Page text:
The next three sections interpret the substantive requirements of the Robinson-Patman Act. Section 8 suggests that sellers should provide their promotional payments and services according to a pre-determined plan, and, if the plan is complex, that they would be well advised to put it in writing. Section 9 interprets the reference to “proportionately equal terms” and notes that no single way of proportionalizing is prescribed by law, but suggests that convenient and acceptable techniques for doing so would include providing benefits on the basis of the dollar volume or the unit quantity of the product purchased during a specified period. Section 10 explains that the seller should take reasonable steps to ensure that the benefits are useable in a practical sense by all competing customers, a principle that may require offering alternative forms of benefits for customers of different sizes or customers that use different sales channels.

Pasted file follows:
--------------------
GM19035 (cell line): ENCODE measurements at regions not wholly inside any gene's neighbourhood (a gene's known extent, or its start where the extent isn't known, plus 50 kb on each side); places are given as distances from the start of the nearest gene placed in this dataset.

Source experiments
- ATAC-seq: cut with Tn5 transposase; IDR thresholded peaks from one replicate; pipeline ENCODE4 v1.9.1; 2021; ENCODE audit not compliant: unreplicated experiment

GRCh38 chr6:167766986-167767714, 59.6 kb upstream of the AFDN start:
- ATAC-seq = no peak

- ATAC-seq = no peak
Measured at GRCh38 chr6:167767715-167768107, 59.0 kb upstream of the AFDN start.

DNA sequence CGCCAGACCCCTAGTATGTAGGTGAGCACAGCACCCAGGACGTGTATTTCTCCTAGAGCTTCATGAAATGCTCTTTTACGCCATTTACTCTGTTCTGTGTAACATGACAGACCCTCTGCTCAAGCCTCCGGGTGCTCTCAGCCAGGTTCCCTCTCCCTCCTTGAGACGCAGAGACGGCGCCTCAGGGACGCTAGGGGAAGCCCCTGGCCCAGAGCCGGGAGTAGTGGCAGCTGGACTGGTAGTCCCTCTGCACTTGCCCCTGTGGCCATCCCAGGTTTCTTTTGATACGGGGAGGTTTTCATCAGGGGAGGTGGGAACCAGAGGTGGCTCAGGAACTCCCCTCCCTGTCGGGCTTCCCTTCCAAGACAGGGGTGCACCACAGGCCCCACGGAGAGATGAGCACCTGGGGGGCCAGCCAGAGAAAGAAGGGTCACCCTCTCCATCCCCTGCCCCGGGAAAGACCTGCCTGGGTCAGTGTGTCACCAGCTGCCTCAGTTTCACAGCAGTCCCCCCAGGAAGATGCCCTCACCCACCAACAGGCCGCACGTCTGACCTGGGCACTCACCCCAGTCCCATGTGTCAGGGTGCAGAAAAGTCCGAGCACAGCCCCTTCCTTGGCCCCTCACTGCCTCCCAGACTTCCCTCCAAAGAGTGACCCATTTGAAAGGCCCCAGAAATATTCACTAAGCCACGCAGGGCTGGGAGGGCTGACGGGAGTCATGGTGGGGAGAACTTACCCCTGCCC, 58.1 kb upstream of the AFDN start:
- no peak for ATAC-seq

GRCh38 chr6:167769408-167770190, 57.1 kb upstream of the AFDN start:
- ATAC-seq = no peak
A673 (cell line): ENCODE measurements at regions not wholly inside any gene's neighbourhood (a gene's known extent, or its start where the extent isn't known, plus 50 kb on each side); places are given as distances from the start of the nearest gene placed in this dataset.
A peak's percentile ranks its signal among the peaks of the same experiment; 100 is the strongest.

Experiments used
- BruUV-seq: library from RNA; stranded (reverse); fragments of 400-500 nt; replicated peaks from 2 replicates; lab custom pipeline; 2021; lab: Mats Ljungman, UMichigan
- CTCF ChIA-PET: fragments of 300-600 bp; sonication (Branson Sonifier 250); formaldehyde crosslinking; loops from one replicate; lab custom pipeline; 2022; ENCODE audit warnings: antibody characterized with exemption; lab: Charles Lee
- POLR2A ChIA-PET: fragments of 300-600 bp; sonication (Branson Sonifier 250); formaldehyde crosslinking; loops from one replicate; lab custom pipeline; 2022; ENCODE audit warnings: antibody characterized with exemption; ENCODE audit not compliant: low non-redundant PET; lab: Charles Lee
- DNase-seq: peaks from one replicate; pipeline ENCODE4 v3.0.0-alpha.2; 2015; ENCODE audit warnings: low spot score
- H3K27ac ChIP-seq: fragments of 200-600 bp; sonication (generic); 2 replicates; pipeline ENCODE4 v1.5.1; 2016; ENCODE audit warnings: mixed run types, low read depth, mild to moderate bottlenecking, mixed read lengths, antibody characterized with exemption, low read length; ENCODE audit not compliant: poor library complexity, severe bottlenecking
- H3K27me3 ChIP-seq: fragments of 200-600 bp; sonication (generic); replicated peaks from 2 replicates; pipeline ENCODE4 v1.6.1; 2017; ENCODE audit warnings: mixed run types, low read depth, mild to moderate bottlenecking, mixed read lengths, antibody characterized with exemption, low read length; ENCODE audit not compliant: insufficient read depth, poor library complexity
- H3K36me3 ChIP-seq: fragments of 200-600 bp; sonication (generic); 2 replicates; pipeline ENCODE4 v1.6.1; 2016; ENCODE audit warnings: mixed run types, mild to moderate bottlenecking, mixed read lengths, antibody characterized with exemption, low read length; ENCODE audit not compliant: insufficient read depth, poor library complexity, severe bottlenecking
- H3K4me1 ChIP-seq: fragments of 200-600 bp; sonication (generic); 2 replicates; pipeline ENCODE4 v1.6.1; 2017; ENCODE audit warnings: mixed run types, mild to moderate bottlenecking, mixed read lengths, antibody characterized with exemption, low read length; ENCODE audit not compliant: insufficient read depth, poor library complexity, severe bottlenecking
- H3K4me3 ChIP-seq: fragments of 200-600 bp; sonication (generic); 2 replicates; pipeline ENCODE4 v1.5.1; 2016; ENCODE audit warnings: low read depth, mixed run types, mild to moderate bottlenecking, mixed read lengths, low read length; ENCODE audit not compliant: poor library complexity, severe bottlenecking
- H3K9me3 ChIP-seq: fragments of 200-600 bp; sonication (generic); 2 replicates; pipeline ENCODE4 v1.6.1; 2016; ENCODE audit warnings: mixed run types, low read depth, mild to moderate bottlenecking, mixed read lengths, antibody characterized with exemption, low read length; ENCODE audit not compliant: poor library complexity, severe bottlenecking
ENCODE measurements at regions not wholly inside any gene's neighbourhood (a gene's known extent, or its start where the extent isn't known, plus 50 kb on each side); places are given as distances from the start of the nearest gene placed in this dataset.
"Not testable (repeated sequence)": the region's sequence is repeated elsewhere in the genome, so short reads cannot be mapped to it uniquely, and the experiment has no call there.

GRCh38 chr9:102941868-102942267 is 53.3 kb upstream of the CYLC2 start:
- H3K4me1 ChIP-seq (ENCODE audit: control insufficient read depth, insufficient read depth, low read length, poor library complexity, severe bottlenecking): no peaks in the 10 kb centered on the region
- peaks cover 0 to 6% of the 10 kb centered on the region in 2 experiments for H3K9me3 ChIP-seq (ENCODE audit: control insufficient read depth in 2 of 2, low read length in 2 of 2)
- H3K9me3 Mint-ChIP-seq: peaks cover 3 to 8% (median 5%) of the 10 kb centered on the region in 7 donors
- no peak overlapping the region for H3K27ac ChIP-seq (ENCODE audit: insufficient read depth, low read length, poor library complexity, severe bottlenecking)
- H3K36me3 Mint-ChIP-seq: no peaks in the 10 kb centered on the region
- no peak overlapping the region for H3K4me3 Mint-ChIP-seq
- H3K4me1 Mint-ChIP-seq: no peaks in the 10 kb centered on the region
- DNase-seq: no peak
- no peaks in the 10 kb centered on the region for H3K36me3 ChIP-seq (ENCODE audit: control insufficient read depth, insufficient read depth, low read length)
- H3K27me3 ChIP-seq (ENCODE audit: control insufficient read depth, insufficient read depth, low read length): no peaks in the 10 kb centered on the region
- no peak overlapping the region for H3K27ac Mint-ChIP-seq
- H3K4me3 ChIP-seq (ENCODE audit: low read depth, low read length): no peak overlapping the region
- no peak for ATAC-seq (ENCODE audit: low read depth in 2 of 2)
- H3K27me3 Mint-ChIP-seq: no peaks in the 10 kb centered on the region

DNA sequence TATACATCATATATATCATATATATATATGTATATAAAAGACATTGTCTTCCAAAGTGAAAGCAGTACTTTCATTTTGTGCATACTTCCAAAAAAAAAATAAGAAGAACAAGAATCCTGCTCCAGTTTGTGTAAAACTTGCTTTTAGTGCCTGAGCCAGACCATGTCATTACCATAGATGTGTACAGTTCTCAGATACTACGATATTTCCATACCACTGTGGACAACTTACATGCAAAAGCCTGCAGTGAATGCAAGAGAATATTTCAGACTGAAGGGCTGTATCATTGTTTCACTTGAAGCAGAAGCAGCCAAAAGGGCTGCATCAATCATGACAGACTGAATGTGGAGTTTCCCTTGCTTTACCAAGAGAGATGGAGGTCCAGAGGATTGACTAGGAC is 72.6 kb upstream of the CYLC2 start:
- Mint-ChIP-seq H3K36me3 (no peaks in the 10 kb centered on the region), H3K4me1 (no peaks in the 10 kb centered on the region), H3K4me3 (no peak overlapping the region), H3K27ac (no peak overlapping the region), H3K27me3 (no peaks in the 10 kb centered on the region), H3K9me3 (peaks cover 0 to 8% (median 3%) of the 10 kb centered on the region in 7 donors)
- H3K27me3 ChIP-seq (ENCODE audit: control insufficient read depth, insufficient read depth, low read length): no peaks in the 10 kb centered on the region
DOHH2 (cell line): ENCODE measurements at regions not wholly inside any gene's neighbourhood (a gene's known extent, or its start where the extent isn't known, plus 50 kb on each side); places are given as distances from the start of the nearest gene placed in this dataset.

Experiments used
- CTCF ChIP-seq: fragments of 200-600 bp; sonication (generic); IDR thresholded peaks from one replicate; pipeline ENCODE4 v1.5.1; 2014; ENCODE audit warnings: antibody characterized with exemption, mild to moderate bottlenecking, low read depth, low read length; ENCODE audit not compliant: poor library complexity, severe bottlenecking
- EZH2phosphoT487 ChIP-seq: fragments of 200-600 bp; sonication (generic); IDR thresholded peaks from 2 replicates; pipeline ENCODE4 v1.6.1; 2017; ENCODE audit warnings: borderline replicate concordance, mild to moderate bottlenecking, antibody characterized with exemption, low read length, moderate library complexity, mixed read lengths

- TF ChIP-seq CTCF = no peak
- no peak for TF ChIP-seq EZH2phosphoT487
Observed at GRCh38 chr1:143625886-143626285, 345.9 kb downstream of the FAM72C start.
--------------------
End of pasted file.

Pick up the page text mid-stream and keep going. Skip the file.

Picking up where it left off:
The last five sections address a variety of administrative issues and affirmative defenses. Section 11 states that a seller may contract with intermediaries, such as wholesalers, to perform its obligations. Section 12 states that the seller should take “reasonable precautions” to ensure that customers expend the allowance solely for its intended purposes. Section 13 deals with the subject of customer liability, and notes that, although sections 2(d) and 2(e) of the Robinson-Patman Act apply only to sellers, the Commission may proceed under section 5 of the FTC Act against customers who induce sellers to violate the Robinson-Patman Act. Section 14 affirms that a “meeting-competition” defense is available to charges under 2(d) and 2(e), provided that the seller acts in good faith to meet those competing offers. Section 15 notes that it is no defense to a charge that an allowance violates the Act that the payment or service could be justified through savings in the cost of manufacture, sales or delivery (i.e., there is no cost-justification defense to charges of violation of sections 2(d) and 2(e) of the Act).